Elimu Asilia

Kenya's Indigenous Knowledge

Tourism

Tourism has for a long time been a valuable industry in Malindi. The first tourist accommodation facilities were built as small structures from as early as 1930’s to cater for up-country residents who enjoyed the beach and sports fishing. This Exhibition showcases some of the early tourist hotels in Malindi, including Brady’s Palm Beach (now The Blue Marlin), Lawford’s, Eden Roc andthe Sindbad. There was a campsite at Silversands which had been a rest camp for the military during WW11, but was very popular until the mid nineties when the area was developed for housing. Smaller establishments in the town catered for local travelers and businessmen.

Modern day tourism really began with the opening of Malindi airport and the start of air package tours to Kenya. Malindi was a popular destination for Germans in the 70’s and 80’s, but as Malindi Bay silted up more hotels were built in the Silversands area to cater for the increasing number of Italian and domestic tourists. Today, tourists include international and local visitors travelling as individuals, families and groups for holiday and learning purposes.

 

Brady’s Palm Beach Hotel (now The Blue Marlin)

This was the first hotel in Malindi, started in 1932 when Pat Brady acquired an existing old house which had originally been built by a European rubber plantation owner before 1914.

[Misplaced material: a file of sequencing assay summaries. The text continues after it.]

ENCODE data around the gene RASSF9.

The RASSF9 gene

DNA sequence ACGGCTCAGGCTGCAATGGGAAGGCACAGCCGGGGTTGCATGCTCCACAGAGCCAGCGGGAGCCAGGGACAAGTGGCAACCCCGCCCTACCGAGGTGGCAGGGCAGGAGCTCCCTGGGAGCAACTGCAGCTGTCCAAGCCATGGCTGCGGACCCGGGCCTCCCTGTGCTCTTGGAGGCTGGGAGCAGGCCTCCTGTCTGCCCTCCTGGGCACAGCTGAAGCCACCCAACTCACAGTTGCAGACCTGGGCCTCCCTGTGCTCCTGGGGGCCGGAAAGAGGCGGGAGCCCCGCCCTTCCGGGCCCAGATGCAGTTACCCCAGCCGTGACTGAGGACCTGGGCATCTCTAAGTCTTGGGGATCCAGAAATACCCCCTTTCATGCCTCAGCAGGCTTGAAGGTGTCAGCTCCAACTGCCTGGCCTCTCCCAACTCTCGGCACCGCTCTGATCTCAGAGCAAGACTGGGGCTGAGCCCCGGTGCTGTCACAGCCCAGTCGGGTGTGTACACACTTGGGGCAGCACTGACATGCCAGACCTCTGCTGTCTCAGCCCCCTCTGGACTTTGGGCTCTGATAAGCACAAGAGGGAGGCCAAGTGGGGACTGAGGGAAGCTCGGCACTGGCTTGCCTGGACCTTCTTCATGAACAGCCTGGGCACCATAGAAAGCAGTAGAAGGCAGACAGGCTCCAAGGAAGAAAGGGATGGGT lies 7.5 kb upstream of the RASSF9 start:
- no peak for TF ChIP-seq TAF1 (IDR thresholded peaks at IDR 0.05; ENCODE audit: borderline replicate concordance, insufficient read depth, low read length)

Source: MMS Archives, Postcard

Silversands Holiday Camp

This was a public campsite in the early 1970’s through to the 1990’s. It had a cafeteria at the North end of the Campsite and was mostly used by domestic tourists from upcountry. Daily charges were Kshs. 2/50 per tent and 50 cents per person. Tents were available for hire at Ksh. 20/- per day.

Source: MMS Archives, Postcard

 

The Sinbrad Hotel (1946)

This hotel was built by Margaret Bowker Douglas in 1946 as the New Malindi Hotel. In 1948, it was purchased by Phillip and Marjorie Mumford and renamed Sindbad. Mr. Mumford engaged architects to give the building an Arab decoration style. The Sindbad was reputed as a prime place to stay in Malindi. Currently, the Sindbad is an abandoned ruin.

Source: MMS Archives

 

Lawford’s Hotel (1934)

This hotel was built by commander Theo Lawford, a navy commander during the 1st World War. It was built near Brady’s Palm Beach Hotel. The first building was

constructed from mangrove poles and mud plastered over with cement.

Source: Lawford’s Hotel Manager 

Photo sourced from Mr. Stephen Mungai

 

Eden Rock Hotel

This hotel was started by John Carberry in the late 1930s as a simple hotel on a cliff at the north end of Malindi. It was known as the Malindi Hotel. After the war it was upgraded by Carberry in partnership with Charles Schwentafsky and renamed Eden Rock Hotel. In 1962 the hotel was bought by Mr. and Mrs. Meynhart who managed it together until 1992. It was sold in 2011 and later taken over by the family. The hotel was preferred by the Government during Meynhart’s time. All the previous presidents stayed at the hotel during their visits to Malindi. President Kenyatta was a popular guest at suite number 9. President Moi stayed at this hotel for over 22 visits.

Source: Meynhart’s family Archives

Photo and plaque donated by Mr. Patrick Becker

Pictorial Picture of Malindi

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